I have a eigen boundary value problem $$ \lambda_h F''' - 2 \lambda_h \beta_h F'' + \left( (\lambda_h \beta_h - 1) \beta_h - \mu \right) F' + \beta_h^2F=0 $$ $\mu$ is the separation variable or the eigenvalue variable with b.c. as $F(0)=0,\frac{F''(0)}{F'(0)}=\beta_h,\frac{F''(1)}{F'(1)}=\beta_h$

Typically the eigenvalue and eigen function relation is shown as

$$ op(\bar{f})=\mu \bar{f} $$ If the above relation is satisfied, then $\mu$ is called the eigenvalue of operator $op$ corresponding to eigen function $\bar{f}$

I am failing to express my EBVP in the standard form as my separation constant $\mu$ is attached to $F'$


$$ (\lambda_h\frac{d^2}{dx^2}-2\beta_h\lambda_h\frac{d}{dx}+{\beta_h}^2\int\mathbb{d}x)f=(-\lambda_h{\beta_h}^2+\beta_h+\mu)f $$

assuming $F:=\int f(x)$

but then i cannot form a characteristic equation to go about finding eigenvalues


I must make a note here that the solution $F$ or $f$ would be used in the following function

$$ \theta_w=e^{-\beta_hx}F'(x)e^{-\beta_cy}G'(y)$$ or $$\theta_w=e^{-\beta_hx}f(x)e^{-\beta_cy}g(y)$$

The initial EBVP gets complicated because it is third order and my described attempt makes it a Integro - Differential equation. Stuck at this for a while now.


Substituted $F=e^{kx}$ into the original EBVP yields

$$ e^{kx}(\lambda_h k^3- 2 \lambda_h \beta_h k^2 + \left( (\lambda_h \beta_h - 1) \beta_h - \mu \right) k + \beta_h^2)=0 $$ So the characteristic polynomial is $$\lambda_h k^3- 2 \lambda_h \beta_h k^2 + \left( (\lambda_h \beta_h - 1) \beta_h - \mu \right) k + \beta_h^2=0$$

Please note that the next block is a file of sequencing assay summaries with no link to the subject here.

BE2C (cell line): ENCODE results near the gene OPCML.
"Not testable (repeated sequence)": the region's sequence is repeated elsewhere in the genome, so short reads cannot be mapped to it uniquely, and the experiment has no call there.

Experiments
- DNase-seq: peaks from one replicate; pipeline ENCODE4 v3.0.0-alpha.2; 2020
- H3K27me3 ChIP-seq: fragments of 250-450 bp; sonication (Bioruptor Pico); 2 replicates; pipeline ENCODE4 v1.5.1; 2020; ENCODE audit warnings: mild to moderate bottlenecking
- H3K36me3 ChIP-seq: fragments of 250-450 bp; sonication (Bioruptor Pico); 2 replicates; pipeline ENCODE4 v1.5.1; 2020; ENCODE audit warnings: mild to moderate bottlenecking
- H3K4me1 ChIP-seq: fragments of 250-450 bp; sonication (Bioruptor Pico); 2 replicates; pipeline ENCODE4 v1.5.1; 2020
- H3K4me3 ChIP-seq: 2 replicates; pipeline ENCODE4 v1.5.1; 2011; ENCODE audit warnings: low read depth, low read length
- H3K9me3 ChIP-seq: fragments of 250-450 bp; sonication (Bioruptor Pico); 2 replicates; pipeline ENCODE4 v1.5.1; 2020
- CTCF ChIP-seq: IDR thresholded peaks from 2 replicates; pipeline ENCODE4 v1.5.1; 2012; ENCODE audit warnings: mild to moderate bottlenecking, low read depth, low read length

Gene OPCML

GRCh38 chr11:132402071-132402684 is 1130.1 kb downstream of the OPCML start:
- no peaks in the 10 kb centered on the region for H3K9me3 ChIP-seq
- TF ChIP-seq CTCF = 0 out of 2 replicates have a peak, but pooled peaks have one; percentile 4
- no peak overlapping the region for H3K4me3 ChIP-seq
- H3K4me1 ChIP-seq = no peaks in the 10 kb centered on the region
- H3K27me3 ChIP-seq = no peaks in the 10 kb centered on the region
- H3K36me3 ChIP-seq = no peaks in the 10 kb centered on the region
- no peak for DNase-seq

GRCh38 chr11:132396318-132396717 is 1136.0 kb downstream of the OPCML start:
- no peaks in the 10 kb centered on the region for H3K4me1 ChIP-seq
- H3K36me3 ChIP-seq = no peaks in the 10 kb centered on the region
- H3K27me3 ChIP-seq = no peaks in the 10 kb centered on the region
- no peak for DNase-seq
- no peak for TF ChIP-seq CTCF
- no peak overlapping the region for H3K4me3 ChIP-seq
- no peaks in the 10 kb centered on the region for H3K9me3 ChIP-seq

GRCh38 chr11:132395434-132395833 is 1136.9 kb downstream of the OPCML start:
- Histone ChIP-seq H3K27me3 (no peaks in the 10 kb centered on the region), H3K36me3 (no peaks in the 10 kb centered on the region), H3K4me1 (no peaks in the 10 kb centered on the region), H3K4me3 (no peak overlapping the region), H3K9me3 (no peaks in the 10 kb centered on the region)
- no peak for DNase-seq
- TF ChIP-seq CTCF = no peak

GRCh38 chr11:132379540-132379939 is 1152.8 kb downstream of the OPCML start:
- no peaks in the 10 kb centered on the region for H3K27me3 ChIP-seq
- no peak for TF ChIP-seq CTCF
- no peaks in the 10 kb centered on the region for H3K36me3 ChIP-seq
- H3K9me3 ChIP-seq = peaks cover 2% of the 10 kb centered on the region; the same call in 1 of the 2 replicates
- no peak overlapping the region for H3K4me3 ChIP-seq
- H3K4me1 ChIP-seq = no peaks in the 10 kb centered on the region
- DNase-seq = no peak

which can now have three roots

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    $\begingroup$ Do you have a typo? $\beta_h^2$ is a free variable in the original EBVP, but it is a prefactor for an integral operator in your attempt $\endgroup$ – Aleksejs Fomins Jan 17 at 7:48
  • $\begingroup$ Also, what exactly is the problem? Substitute $F = e^{kx}$ into the original equation, and you will have a 3rd order polynomial equation involving $k$ and $m$. Why does that not pass for a characteristic equation? It can be solved to express $k = K(m)$ $\endgroup$ – Aleksejs Fomins Jan 17 at 7:58
  • $\begingroup$ @AleksejsFomins Yes,you were right. I had a typo in the original EBVP. Corrected it. $\endgroup$ – Indrasis Mitra Jan 17 at 9:21
  • $\begingroup$ @AleksejsFomins The third order polynomial which i was getting without any substitution , just changed the problem it into something like this $\lambda_h s^3 - 2 \lambda_h \beta_h s^2 + ((\lambda_h \beta_h - 1)\beta_h - \mu) s + {\beta_h}^2$. Solving for the three roots of it made it complicated $\endgroup$ – Indrasis Mitra Jan 17 at 9:27
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    $\begingroup$ I do not think that there is another way. If you want an analytical solution you need to be able to solve for the roots of the equation. If the analytical solution ends up being too messy, you might want to solve the equation numerically $\endgroup$ – Aleksejs Fomins Jan 17 at 10:00

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